Cincinnati home health care nurses also facing cuts - Cincinnati News, Weather, Sports from FOX19 NOW-WXIX

Cincinnati home health care nurses also facing cuts

By Stefano DiPietrantonio – bio |email|Facebook

CINCINNATI, OH (FOX19) - Home health nurses are on the chopping block in the City of Cincinnati's 2011 budget. In the New Year, the City's Health Department will be trying to figure-out how to do more with even less.

The Department has been working with less since 2007 under a 25-percent cut since then. And now, the total Health Department General Fund cut is $4 million. That's a 25-percent cut from last year.

This is not good news for people who rely on these home health care nurses for critical care every day, in a city ranked second in the country for high infant mortality rates.

Bonnie Burge is a client of these home health nurses and had a tough time with her Caesarian delivery.

"I was really sore," she said.

Her abdomen was stapled and she was in pain. The thought of climbing up or down these stairs was not an option.

"After I had her," Burge said referring to her baby girl Tatum. "She had an issue where she lost a whole lotta weight."

Now, just past 3-months, Tatum had to be checked frequently by a nurse.

"What are you doing?" Bonnie cooed to her baby as she dressed her for home healthcare nurse Carol Parker's visit.

Burge is grateful Parker could make the four-story climb to her Walnut Hills apartment.

"The first two weeks I think they came and saw me like 5 or 6 times and it made it nice because I didn't have to get out, go on a bus," Burge said.

The nurses check everything from the baby's heartbeat to the size of their growing bones.

"I'm measuring her head to see how it has grown," Carol Parker said.

She also feels around the baby's scalp, to see that the bones are forming as they should be.

"We check their strength when we have them grasp," Parker said as the baby held tightly to her finger.

"Circulation is good," Parker said. "Nerves are working because you're curling the toes."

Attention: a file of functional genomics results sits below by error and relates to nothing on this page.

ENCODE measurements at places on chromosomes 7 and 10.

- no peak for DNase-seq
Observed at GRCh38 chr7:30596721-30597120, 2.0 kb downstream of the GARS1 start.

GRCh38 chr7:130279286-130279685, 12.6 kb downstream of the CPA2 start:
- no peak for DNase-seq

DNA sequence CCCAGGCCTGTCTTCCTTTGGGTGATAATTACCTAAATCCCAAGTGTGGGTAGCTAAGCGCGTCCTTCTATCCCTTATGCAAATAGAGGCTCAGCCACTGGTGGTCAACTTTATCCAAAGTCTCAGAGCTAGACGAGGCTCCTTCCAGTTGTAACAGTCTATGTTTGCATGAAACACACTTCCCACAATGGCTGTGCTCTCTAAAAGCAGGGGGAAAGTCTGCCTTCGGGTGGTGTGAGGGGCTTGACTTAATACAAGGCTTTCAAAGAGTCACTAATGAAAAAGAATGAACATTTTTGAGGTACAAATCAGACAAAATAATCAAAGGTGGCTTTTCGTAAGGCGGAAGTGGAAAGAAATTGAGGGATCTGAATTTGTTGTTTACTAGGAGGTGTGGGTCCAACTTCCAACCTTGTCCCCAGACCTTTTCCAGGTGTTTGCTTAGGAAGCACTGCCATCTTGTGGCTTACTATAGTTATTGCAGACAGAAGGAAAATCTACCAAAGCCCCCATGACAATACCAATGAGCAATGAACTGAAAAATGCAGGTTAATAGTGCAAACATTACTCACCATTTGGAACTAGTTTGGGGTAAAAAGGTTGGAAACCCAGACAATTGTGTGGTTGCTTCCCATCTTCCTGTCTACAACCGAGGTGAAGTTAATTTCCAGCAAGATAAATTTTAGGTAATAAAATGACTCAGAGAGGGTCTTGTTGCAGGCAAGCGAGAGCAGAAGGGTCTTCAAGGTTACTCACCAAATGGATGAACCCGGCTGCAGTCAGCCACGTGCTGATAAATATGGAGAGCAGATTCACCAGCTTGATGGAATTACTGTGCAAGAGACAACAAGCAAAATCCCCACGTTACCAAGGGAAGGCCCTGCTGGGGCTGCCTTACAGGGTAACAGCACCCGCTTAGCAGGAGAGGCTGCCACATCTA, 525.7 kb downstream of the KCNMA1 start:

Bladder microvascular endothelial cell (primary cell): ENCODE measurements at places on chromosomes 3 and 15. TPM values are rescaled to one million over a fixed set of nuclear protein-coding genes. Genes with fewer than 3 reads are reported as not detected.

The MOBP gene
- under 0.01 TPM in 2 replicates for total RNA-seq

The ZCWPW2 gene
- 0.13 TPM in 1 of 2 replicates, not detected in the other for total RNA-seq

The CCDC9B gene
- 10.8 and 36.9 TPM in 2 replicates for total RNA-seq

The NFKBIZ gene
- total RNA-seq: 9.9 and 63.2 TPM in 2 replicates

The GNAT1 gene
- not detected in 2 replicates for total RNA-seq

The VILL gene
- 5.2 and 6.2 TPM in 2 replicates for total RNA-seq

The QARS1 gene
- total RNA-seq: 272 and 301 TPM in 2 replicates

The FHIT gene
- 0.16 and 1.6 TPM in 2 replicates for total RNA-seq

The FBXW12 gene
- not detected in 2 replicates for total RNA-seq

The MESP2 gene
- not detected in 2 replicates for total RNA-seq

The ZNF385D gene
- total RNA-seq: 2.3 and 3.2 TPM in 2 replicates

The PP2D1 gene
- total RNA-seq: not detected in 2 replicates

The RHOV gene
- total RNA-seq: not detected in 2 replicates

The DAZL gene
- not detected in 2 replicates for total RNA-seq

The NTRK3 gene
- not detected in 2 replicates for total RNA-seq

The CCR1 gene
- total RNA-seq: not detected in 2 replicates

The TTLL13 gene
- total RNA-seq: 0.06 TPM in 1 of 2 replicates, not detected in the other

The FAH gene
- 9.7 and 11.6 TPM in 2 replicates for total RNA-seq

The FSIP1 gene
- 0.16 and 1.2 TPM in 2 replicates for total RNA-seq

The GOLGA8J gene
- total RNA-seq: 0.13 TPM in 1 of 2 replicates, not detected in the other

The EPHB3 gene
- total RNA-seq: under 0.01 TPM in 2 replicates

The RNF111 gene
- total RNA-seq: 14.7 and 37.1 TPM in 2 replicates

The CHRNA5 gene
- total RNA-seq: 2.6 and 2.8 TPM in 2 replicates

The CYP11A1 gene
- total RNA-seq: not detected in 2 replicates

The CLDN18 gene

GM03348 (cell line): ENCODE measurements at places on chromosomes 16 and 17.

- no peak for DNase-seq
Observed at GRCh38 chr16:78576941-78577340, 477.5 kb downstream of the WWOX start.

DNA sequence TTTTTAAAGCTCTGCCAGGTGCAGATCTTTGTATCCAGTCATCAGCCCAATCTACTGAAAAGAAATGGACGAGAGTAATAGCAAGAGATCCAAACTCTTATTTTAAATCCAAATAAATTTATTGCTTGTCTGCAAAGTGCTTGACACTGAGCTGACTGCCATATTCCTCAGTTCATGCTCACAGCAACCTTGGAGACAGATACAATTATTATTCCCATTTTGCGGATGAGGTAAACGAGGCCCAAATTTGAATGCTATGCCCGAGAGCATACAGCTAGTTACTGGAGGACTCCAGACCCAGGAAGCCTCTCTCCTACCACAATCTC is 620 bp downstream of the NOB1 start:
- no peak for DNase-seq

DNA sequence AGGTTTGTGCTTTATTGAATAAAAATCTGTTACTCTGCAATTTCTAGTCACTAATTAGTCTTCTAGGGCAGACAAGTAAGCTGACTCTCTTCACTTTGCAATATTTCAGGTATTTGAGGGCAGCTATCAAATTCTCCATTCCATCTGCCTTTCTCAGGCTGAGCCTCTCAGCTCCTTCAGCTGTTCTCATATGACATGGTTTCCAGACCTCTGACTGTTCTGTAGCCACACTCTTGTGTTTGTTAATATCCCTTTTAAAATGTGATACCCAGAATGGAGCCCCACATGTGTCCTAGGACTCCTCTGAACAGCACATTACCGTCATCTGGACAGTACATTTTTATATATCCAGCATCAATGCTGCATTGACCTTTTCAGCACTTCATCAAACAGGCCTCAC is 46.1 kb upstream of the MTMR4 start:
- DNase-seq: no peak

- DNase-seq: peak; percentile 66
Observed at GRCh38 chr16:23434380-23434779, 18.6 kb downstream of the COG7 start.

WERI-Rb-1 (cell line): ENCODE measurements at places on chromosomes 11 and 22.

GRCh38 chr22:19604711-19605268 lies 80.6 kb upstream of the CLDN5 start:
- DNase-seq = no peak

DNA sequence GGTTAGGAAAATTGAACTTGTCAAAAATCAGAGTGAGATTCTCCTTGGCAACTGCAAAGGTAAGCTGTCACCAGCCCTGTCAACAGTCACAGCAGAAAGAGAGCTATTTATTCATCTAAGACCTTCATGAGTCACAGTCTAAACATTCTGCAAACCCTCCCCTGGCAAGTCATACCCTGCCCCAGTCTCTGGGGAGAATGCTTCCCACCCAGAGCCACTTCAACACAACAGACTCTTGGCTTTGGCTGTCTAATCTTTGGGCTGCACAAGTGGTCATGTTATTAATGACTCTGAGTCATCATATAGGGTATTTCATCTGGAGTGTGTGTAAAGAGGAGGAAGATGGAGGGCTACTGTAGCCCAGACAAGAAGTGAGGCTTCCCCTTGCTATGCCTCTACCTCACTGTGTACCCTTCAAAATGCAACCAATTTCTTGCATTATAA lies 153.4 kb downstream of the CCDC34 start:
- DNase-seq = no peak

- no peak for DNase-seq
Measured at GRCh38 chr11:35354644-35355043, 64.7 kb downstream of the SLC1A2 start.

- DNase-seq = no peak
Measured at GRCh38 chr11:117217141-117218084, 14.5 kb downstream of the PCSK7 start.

They also check their client's living quarters.

"I actually observe to see if anything is abnormal," Parker said. "And I talk to mom and I look around, for anything that can increase infant mortality."

And they make sure the baby is sleeping in the proper position in a safe bed.

"It is well appropriate," Parker said nothing her crib. "There's no big thick fluffy blankets or pillows or stuffed animals in there, which Bonnie is doing an excellent job with that."

"She loves getting her hair brushed," Burge said as she ran a baby brush through Tatum's fine hair. "She does, sometimes I'll do that when she's fussy, it'll put her to sleep."

Four home health nurses handle 5 to 10 clients each, every day. They make house calls for all of the city and county.

"But for us to have even fewer would be even worse," Parker said.

"It was nice to have somebody come to the house," Burge said. "It was a lot better for the baby and for me."

And late Thursday, a courier hand-delivered a letter from the Board of Education to the Mayor and each Council member, making it clear, they have budget issues of their own and quote, "CPS has neither the responsibility nor the resources to absorb the expense."

All of the nurses we are told will get to work through at least halfway through the year. 

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